The stabbing and bludgeoning to death (I’ll spare you the details) on Sunday night of Sakshi, a 16-year-old girl in Delhi’s Shahbad Dairy, allegedly by 20-year-old Sahil Khan, a man she had earlier been in a relationship with, raises many, many disturbing questions. Chief amongst these is: What could possibly breed this level of rage […]
In today’s connected world where figures, images and voices are a click of the mouse away, do we really expect the world to believe that India is all malls, highways and high-rises. Namita Bhandare writes. HT Image Of all the madcap ideas to come out of the Commonwealth Games, possibly the worst is the one
At 60 she learned to cycle. At 62 she became a long distance runner, running 50 km+ distances. And at 64, she took her first solo holiday to Kashmir. Pushpa Bhatt, now 67, says she has a “good 25 years ahead” to go to places she’s never been. In the past, she’s travelled alone on
Can we reimagine ways in which the humble bicycle can improve mobility for older women? India’s heaving metropolises are simply not designed for women. The focus on multi-lane highways and flyovers ignores women—and the differently abled and elderly. The metro rail does provide a speedy commute; what’s lacking is last-mile connectivity and affordability (HT PHOTO)
(Source: Amazon Prime) Perhaps the only thing more chilling than the fact that so many girls have gone missing from their homes in the TV series Dahaad is the utter indifference of their own families. There is a complete lack of curiosity about their whereabouts and well-being. Why? Because “she-ran-away-and-brought-dishonour-to-the-family-name-so-she’s-dead-to-us”. Written by Reema Kagti, Zoya Akhtar and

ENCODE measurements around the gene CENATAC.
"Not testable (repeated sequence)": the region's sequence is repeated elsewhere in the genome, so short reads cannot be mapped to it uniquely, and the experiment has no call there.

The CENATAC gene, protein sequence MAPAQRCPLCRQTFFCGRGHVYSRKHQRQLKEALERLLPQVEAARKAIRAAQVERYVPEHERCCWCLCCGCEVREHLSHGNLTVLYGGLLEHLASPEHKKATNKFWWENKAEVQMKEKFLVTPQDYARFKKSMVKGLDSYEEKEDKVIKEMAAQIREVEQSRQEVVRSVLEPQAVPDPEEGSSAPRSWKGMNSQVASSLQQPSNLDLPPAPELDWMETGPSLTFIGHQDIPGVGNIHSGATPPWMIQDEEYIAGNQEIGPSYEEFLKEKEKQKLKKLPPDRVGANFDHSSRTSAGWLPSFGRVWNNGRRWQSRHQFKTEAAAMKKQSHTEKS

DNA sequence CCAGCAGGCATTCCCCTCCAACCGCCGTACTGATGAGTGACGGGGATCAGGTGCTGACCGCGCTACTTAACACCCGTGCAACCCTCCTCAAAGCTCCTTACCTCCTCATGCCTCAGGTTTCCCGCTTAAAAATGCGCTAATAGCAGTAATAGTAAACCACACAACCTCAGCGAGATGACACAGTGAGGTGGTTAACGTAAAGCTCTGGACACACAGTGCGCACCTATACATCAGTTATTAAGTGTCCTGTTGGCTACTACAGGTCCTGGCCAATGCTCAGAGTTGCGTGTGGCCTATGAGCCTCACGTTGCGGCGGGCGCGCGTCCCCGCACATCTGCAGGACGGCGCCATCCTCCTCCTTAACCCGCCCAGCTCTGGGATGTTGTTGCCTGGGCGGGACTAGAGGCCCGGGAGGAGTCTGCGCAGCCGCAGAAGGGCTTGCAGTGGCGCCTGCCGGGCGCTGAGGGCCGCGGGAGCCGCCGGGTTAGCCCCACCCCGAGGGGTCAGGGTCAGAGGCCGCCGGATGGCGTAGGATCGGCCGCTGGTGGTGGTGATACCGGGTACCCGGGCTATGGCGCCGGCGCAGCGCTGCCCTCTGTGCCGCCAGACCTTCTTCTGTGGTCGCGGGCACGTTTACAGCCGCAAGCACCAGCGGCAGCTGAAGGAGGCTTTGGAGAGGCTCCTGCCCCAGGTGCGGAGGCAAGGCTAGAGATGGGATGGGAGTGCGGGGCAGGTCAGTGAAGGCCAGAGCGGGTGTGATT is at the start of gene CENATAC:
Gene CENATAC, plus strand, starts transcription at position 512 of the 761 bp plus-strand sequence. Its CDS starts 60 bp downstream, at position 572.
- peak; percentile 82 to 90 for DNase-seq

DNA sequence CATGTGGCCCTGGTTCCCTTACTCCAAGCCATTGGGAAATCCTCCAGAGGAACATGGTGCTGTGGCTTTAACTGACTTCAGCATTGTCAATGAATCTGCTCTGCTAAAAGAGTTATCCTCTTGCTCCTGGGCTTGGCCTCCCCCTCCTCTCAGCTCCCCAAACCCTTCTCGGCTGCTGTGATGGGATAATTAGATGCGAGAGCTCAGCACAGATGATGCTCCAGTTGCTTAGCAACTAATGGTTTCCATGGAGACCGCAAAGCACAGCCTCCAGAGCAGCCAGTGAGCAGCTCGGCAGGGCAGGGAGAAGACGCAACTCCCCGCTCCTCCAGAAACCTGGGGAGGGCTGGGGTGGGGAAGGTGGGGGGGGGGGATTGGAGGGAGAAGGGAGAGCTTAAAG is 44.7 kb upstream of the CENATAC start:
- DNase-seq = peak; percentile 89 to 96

The 36-year-old rape survivor in the Muzaffarnagar riots. (Image Source:Raj K Raj/HT Photo) When the riots broke out in her village in Muzaffarnagar that day on September 8, 2013, her husband had taken their elder son who had a fever to the hospital at Shamli. She was alone at home with their three-month old baby boy.
In the patriarchal dustbowl of India, sport has been the key to transforming the lives of girls. Now, a generation of girls stands to lose what their predecessors laid out for them A prolonged protest could derail the progress of the past few years. The website Scroll reports that the wrestlers’ agitation has already resulted
For some weeks now, India’s top court has had marriage on its mind. One five-judge bench headed by Chief Justice DY Chandrachud is hearing why the LGBTQI+ community should be (or should definitely not be, depending on your perspective) granted marriage rights at par with other citizens. Another five-judge bench headed by Justice Sanjay Kishen
The wrestlers are strong, articulate, disciplined winners who’ve travelled all over the world and are public figures in their own right. Yet even they had to knock on the Supreme Court’s doors for the most basic demand of getting the police to do their job and lodge an FIR (first information report). On April 21,
At the heart of the Supreme Court marriage equality hearings lie a host of patriarchal anxieties over the challenge to the definition of family Nobody can predict which way the courts will rule. But to listen to the proceedings, is to hear the story of a nation where people fall in love and dream of
Couples who wish to marry under the Special Marriage Act must serve a 30-day notice during which their personal details are on public display. This violates their privacy and leaves many vulnerable to parental and community reprisal. The police met her, her partner and her father to conduct an ‘inquiry’. Why get married in court?
Arguably the most significant hearing on LGBTQI rights since the Supreme Court decriminalised sex against the “order of nature” in 2018, here’s what the case being heard by chief justice DY Chandrachud and justices SK Kaul, Ravindra Bhat, Hima Kohli, and PS Narasimha has thrown up so far. Under discussion are adoption, majoritarian opinion, fundamental rights, marriage